In June, Thomson Reuters Transforming Women’s Leadership in the Law (TWLL) UK and UK research firm Acritas released findings from their research into the effectiveness of current organizational mechanisms that are being used to drive an increase in gender representation at the executive leadership ranks among law firms.
“Many law firms have accepted that there is a significant imbalance at the top of their structures that is not helping their business,” says Lucinda Case, Lead, Legal Professionals, Europe and sponsor for TWLL UK at Thomson Reuters. “They are responding to that by implementing changes to their strategies that should, given time, be a force for good.”
We sat down with Lisa Hart Shepherd, CEO of Acritas, to discuss the most notable findings and themes. Based on the research, eight factors correlated with greater success in gender diversity at senior levels based on probability:
- Ensuring there is representative balance of men and women working on all matters requiring a team;
- Ensuring also there is a representative balance of men and women in all pitches and RFPs;
- Having firm leadership reinforce gender diversity as a strategic priority in talk and action;
- Providing a board-level representative where a significant part of their role is focused on diversity;
- Tracking and analyzing gender diversity data through all levels;
- Analyzing gender diversity by practice;
- Taking a strong stance dealing with the behaviors contrary to diversity and inclusion policies and goals; and
- Using blind or semi-blind CVs to disguise gender.
The concept of the research was conceived at a TWLL board meeting last year following a conversation among the members in which they reflected on their own experiences related to the slow progress of gender diversity at the equity partner ranks and potential solutions.
“It just struck me that everybody had a different perspective, and I thought, ‘Well, if that’s the case in the room, people aren’t really sure what the problems are and aren’t really sure what the solutions are, then why don’t we do some research to try and see if we can find some statistical proof of what’s actually working and what’s actually leading to more gender diversity,” said Hart Shepherd.
Further encouragement came from Harvard Law School Professor David Wilkins, with whom Hart Shepherd had been collaborating. Wilkins sent her an article about how some diversity initiatives in other industries are actually adversely impacting progress in gender diversity.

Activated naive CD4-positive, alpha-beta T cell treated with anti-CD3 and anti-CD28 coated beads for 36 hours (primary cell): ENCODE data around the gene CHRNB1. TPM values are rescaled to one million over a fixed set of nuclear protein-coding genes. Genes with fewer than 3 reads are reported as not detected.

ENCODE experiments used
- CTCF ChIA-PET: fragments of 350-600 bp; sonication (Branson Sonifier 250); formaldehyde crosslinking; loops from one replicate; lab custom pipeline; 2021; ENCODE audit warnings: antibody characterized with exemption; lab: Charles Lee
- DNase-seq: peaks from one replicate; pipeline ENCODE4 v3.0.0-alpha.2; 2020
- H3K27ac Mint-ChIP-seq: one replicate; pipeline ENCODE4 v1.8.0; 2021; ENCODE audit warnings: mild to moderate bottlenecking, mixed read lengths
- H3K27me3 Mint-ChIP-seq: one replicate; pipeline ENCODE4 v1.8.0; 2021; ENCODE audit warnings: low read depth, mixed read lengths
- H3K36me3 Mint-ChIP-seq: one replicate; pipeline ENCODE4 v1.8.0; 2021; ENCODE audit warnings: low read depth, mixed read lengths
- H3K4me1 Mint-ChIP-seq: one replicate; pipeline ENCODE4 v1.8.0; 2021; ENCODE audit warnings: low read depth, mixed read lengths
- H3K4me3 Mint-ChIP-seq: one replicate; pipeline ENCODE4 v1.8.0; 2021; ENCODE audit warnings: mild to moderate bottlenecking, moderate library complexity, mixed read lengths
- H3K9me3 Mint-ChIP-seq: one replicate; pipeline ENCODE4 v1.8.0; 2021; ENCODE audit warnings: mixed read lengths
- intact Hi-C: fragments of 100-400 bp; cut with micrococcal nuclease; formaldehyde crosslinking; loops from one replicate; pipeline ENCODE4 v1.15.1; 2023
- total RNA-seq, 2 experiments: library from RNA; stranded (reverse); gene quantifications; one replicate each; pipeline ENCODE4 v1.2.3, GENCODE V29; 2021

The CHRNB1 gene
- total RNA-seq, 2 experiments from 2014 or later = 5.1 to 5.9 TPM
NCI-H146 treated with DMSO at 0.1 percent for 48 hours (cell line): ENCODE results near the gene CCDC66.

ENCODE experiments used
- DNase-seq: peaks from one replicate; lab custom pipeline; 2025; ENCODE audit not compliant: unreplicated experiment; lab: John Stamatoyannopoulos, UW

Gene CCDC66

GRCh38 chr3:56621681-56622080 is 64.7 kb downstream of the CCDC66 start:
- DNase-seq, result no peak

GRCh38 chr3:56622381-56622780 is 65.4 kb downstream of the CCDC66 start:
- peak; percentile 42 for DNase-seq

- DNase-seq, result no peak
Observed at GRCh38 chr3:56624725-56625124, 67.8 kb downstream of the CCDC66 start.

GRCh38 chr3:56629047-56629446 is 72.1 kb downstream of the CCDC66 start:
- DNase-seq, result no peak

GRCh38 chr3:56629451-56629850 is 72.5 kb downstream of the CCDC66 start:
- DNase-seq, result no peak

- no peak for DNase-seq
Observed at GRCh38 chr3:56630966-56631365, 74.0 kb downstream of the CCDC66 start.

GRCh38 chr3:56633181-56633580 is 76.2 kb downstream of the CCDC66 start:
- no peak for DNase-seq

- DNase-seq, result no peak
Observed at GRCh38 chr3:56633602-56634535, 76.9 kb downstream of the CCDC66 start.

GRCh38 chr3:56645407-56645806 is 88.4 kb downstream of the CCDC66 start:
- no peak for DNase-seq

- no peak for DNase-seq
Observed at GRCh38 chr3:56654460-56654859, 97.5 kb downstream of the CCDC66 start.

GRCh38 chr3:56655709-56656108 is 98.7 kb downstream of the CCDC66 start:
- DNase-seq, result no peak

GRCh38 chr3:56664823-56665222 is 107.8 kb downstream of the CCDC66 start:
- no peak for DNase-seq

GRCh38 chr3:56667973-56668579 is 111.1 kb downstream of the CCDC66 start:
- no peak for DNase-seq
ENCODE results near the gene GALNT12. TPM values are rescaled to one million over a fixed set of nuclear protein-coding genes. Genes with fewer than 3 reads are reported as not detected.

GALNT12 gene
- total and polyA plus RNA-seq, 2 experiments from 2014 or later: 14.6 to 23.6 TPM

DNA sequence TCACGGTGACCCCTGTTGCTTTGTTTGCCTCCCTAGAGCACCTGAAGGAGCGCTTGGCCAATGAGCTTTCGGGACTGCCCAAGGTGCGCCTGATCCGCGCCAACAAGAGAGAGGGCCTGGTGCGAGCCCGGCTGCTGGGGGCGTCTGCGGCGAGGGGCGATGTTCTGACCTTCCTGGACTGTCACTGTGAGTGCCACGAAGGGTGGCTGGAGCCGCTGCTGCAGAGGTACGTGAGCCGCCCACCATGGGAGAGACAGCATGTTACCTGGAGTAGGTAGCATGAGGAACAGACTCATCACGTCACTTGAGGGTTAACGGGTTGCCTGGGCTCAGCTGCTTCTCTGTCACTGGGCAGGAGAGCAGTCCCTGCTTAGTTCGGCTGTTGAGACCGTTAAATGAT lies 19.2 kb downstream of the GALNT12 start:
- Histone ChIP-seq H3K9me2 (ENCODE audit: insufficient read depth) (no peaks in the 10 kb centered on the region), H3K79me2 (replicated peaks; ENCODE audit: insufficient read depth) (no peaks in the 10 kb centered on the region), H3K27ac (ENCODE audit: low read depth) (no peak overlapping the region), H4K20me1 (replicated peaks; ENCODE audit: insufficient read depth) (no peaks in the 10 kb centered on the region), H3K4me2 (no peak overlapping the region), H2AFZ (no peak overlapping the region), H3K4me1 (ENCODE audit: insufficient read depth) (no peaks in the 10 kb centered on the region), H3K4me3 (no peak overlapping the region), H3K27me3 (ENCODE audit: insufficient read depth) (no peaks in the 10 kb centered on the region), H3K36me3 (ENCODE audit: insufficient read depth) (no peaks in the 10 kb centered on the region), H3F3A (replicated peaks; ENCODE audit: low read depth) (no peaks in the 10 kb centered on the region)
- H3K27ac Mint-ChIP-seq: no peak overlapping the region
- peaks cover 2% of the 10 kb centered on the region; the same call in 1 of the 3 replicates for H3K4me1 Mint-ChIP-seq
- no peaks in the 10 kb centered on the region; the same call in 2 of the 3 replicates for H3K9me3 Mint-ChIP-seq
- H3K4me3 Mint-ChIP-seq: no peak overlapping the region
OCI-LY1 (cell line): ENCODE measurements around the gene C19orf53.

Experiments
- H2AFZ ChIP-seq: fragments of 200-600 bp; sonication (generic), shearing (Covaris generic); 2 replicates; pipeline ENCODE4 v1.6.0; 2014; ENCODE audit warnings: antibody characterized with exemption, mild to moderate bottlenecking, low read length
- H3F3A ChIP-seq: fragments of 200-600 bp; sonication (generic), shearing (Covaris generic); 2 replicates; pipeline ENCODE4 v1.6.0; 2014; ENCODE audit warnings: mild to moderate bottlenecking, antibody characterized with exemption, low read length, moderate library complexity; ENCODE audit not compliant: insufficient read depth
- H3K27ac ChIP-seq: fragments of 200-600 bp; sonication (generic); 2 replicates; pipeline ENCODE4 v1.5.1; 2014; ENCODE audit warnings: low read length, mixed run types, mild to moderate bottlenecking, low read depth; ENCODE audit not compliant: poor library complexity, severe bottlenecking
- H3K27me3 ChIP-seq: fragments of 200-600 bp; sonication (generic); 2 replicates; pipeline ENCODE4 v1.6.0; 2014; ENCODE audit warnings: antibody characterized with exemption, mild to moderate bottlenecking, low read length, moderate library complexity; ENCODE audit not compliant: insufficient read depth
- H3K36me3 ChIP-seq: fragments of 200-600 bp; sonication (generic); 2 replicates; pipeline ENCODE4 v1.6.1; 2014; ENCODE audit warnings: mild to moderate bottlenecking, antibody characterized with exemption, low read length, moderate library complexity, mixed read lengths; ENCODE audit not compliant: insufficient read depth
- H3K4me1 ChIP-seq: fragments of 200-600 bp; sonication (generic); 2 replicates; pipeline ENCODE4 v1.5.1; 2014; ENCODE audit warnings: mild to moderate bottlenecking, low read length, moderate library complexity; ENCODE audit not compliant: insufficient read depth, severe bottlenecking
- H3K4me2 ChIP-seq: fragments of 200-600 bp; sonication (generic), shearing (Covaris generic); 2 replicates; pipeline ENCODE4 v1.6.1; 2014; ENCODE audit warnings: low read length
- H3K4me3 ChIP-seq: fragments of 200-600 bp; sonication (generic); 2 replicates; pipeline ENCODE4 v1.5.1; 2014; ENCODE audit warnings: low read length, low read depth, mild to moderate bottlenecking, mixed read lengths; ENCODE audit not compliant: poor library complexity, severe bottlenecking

When reviewing the results, what immediately stood out for Hart Shepherd was how hard participating firms were trying to fix this. On average, each firm had 25 different initiatives ongoing to improve their gender balance and diversity numbers.
Hart Shepherd was also encouraged at the effectiveness of mandating gender balance when it comes to matter and pitch teams to better head off bias and to make sure there is equal access to opportunities between women and men to gain key experiences in different types of work. In fact, clients can play a key role in enforcing this.
Another notable practice that was driving more gender diversity success was how to address ambiguous behaviors around bullying and harassment. Indeed, a recent survey by the International Bar Association revealed that “half of women lawyers and one-third of male lawyers have experienced bullying in the workplace.” Firms that trained their employees to identify situations of bullying and harassment and respond effectively to address the behavior promoted greater respect in the workplace and a more welcoming environment where women and other diverse lawyers can thrive.
Interestingly, the research also highlighted initiatives that correlated with lower promotion of women. For example, mentoring programs dedicated to preparation for partnership without structure and training was one of them. The key words there are “without structure and training,” notes Hart Shepherd, admitting that this revelation was a real surprise to her because she’s always been adamant about the importance of mentoring at key stages of a lawyer’s career.
Hart Shepherd shared an example of an attorney up for partner whose mentor told her that she would be better off succeeding as a partner if she could find a husband who was willing to stay at home. “Women shouldn’t be having to make that choice between work and wanting to see their children during the week,” she says. “Though the advice can be well-meaning, it is actually off-putting.”
Women-only networks were identified as the other commonplace initiative that was negatively correlated with gender diversity in senior roles. Because the majority of the individuals in leadership, management, and other senior roles are male, the exclusive nature of the women’s initiatives can create backlash and feelings of ill will, deepening the silos.
Women’s networks that are open to men positively correlated with increases in gender representation within leadership ranks. “Men need to be there to see the problems,” Hart Shepherd explains, adding that often, men may be unaware of their own biases until they are pointed out. The more men can be part of that conversation and be educated, the more they can help bang the drum and call it out when they see it, she notes.
Indeed, Hart Shepherd’s expertise in this area is deep and wide, and in talking to numerous women over the span of her career, she understands that both genders want the same thing — an equal chance to succeed. “Both men and women want fair opportunity to be able to get in front of clients and work on a range of matters,” she says. “Giving everybody that fair opportunity means that there is an equal chance to succeed and be promoted.”
She is excited that this report is providing necessary insights that could help create equal access to opportunity for both women and men.